Kristin Diable drove her Toyota Prius through Nashville while her hometown was dusting off weeks of glitter. She missed Mardi Gras. "Don't even tell me about it," she says. "I'm on the road forever, it seems."
Then there's the weather: "Real winter," she says. "It was 15 degrees when I got to New York."
The singer-songwriter — on tour throughout the Northeast and the Midwest before her journey back to Louisiana — releases Create Your Own Mythology (Speakeasy/Thirty Tigers Records) on Feb. 24, and she performs an album release show Feb. 26 at One Eyed Jacks.
"I hope everybody hasn't forgotten me," she says, laughing. "I've been gone so much, I feel like a deadbeat New Orleanian not being home very often."
The album follows her well-received 2012 Americana-styled album Kristin Diable & the City, but it's a far cry from that album's stripped-down, country-influenced rhythm and blues. With Nashville producer Dave Cobb at the helm, Create Your Own Mythology reveals Diable's powerful, tender voice and confessional songbook.
"I didn't censor the songs," she says. "Usually if I couldn't fit a song into a particular box or a particular idea of what I thought I was supposed to be recording or what I thought I'd sound like, I'd be less likely to record it. On this record, the songs that didn't fit in the box, I didn't censor them at all, and I went with what I felt right, and I went with the songs that were the most vulnerable, the most honest, the most connected."
Cobb's golden touch produced Jason Isbell's 2012 album Southeastern and Sturgill Simpson's outlaw country revival on 2014's Metamodern Sounds in Country Music, both critical hits hailed for Cobb's meticulous production. For Create Your Own Mythology, Cobb borrows the kind of no-frills '70s gloss that gave Nashville its pop sheen, with lush string arrangements and backing vocals that sound as big as a gospel choir. "I'll Make Time For You" opens the album with a swirling minor-key organ, slap-echo guitar riffs and a rolling, deep-in-the-pocket groove pulled from the Stax archives. Diable recorded the album at Cobb's studio in West Nashville, where Diable says she got out of her Americana pigeonhole.
"I sent him some tracks and ideas and thoughts about what I wanted to get out of a studio in Nashville. We chatted a while, he played a bunch of tracks — songs from Alan Lomax recordings, Nancy Sinatra, some funky Serge Gainsbourg stuff — some really cool shit, and not Americana at all," Diable says. "What would you do about this song? How are you doing to make this sound like that? Right away he was f—ing brilliant and bigger and better and more interesting than anything I could've come up with.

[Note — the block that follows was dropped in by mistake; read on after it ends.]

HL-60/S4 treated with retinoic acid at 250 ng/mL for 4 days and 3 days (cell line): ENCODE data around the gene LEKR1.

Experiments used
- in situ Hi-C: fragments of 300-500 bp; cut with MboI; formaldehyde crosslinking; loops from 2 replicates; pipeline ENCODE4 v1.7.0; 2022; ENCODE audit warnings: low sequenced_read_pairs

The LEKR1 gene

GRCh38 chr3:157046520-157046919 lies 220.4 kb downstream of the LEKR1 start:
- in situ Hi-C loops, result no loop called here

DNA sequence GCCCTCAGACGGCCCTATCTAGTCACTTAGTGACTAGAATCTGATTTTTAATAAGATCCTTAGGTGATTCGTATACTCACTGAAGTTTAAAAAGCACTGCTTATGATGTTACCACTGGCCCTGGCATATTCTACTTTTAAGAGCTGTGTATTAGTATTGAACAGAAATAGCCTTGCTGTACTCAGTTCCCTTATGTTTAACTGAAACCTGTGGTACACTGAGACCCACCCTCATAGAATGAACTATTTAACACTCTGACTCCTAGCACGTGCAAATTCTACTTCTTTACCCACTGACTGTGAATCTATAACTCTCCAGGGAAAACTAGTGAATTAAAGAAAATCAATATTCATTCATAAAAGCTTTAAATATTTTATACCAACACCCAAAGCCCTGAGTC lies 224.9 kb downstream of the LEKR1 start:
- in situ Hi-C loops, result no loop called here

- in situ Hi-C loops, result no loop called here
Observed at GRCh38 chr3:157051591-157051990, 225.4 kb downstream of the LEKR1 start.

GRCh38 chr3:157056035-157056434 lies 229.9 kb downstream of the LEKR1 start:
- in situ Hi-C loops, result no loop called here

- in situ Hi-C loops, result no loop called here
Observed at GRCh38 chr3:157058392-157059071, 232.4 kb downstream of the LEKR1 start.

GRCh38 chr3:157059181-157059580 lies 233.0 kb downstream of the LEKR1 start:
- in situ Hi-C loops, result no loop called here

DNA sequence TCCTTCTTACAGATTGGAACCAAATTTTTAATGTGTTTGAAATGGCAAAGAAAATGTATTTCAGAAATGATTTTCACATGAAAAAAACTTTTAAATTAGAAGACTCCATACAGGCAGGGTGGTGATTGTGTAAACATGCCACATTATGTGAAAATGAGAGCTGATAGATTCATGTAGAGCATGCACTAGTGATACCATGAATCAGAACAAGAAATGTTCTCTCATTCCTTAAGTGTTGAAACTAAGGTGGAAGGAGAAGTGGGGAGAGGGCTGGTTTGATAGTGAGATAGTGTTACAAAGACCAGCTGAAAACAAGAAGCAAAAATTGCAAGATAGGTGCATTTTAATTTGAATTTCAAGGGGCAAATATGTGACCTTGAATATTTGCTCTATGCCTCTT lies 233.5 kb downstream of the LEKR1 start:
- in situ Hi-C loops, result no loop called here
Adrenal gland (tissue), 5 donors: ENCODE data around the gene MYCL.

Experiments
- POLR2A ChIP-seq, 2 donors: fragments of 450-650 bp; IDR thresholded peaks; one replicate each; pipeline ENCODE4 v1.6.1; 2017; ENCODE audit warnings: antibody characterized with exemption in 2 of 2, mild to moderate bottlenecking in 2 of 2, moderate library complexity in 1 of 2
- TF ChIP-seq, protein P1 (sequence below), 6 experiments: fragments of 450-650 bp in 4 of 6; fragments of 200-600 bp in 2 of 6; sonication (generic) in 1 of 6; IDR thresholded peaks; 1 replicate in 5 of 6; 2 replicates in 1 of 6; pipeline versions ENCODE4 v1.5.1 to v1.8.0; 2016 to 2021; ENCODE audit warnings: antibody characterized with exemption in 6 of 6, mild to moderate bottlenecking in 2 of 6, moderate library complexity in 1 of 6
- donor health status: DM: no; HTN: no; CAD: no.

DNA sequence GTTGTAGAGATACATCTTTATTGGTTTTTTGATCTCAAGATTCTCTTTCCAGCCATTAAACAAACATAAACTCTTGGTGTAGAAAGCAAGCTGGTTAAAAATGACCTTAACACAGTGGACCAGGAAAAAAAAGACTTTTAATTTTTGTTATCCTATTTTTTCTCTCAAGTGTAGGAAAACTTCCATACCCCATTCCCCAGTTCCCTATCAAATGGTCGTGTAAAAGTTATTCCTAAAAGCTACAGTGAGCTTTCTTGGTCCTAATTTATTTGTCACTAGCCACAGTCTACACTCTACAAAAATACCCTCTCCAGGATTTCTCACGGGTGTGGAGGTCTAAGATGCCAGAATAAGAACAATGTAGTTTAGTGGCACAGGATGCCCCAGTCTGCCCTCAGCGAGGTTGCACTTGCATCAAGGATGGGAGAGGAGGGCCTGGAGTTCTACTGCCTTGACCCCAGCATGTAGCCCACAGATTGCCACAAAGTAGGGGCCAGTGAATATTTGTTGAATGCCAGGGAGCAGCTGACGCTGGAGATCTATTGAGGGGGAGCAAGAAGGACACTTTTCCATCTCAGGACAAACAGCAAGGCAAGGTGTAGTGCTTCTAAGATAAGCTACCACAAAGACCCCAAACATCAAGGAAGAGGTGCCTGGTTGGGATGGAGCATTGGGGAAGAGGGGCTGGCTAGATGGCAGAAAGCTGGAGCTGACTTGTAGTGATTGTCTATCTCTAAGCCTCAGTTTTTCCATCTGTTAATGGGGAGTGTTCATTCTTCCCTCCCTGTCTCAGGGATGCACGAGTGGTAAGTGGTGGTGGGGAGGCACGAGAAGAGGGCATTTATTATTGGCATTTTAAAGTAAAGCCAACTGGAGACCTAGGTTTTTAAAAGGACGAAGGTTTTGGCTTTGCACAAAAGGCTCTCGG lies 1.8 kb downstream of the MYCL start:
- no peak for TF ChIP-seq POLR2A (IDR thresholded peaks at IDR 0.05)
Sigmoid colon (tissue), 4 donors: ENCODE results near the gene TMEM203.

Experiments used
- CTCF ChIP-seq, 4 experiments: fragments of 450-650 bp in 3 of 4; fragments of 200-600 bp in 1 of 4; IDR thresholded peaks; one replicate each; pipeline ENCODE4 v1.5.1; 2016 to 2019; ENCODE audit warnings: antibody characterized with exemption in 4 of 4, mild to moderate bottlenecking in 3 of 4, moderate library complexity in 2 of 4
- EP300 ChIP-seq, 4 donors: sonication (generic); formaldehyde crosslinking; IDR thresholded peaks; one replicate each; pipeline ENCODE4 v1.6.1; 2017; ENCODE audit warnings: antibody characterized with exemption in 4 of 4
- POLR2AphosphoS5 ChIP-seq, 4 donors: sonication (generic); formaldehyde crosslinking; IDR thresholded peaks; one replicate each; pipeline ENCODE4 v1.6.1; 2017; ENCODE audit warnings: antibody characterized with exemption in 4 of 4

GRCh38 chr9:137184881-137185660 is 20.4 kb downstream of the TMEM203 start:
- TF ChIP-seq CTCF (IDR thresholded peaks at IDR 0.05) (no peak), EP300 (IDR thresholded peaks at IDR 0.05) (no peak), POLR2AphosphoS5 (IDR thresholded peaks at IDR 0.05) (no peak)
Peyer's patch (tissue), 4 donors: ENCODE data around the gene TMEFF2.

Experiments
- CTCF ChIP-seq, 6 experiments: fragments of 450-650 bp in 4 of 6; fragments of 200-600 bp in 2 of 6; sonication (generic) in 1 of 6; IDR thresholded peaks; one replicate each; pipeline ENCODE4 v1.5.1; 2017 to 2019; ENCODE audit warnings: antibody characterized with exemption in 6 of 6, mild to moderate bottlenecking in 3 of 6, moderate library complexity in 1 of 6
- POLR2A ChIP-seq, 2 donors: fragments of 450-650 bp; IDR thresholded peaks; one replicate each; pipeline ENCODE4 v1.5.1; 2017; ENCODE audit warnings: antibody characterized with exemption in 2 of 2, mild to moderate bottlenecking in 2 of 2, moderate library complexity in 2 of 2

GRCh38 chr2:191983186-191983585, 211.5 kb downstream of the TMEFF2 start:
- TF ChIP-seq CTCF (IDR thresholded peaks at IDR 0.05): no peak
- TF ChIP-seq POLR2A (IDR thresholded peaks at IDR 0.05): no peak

"A lot of times I tend to overthink things too much — I want to explore every single option, and think about which one's best. You don't need to do that in music. Once you've evolved your craft and you know your sound and you know who you are and what you're trying to say and what you can do, you roll with the feeling."
The album's full-bodied soul and rhythm and blues — touches of Lee Hazlewood and Dusty in Memphis — give Diable room for her wound-cleaning, heartbreaking voice. She sings in present tense — she's biding her time, driving in your car, hanging on, falling, a rolling stone and giving all her loving. She pleads for love and hopes for the best no matter how hard it hits. "In the breath in between what was and could be, I'm walking a fine line from some kind of love and simple longing," she sings on "Bird on a Wire."
I wonder sometimes: Is this talent or is this insanity? It's a fine line.
"The idea of longing is always a recurring theme for me. It comes up in different stories and different ways. That's just a part of my being — I can't get rid of it no matter how satisfied I am," she says. "A lot of the record is about learning that being able to let go of things is when you really connect with them the most, and relinquish the idea that we have total control over everything. We're only responsible for our own decision and our own lives. The rest of the world works how it works, and you have no idea what's actually going to happen."
She laughs. She knows how bleak she sounds.
"It's terrifying, but it's beautiful," she says. "It's exciting that we don't know what's going to happen. If we knew, there'd be no point in living. No matter how much you plan or think you know what you're doing, life hands you unexpected things."
As a child, Diable learned to write songs listening to Madonna and the Jackson 5. She obsessed over a Jackson 5 made-for-TV special about the band and family's rise to fame.
"When I heard the Jackson 5 sing, it was like I heard Jesus talk or something," she says. "It hit me so hard, it was such a mesmerizing thing. Melody and voices like that just really knocked me out. It was the most amazing thing in the world."
In middle school, Diable saw Irma Thomas perform at the Morgan City Crawfish Festival.
"I heard this voice and it was like out of a movie," she says. "I was in a trance. The songs and melodies and her voice — everything. Everything changed. The world opened up after hearing that."
At 14, she learned to play guitar and started a band, Meridian Jane, with her sister, Erin.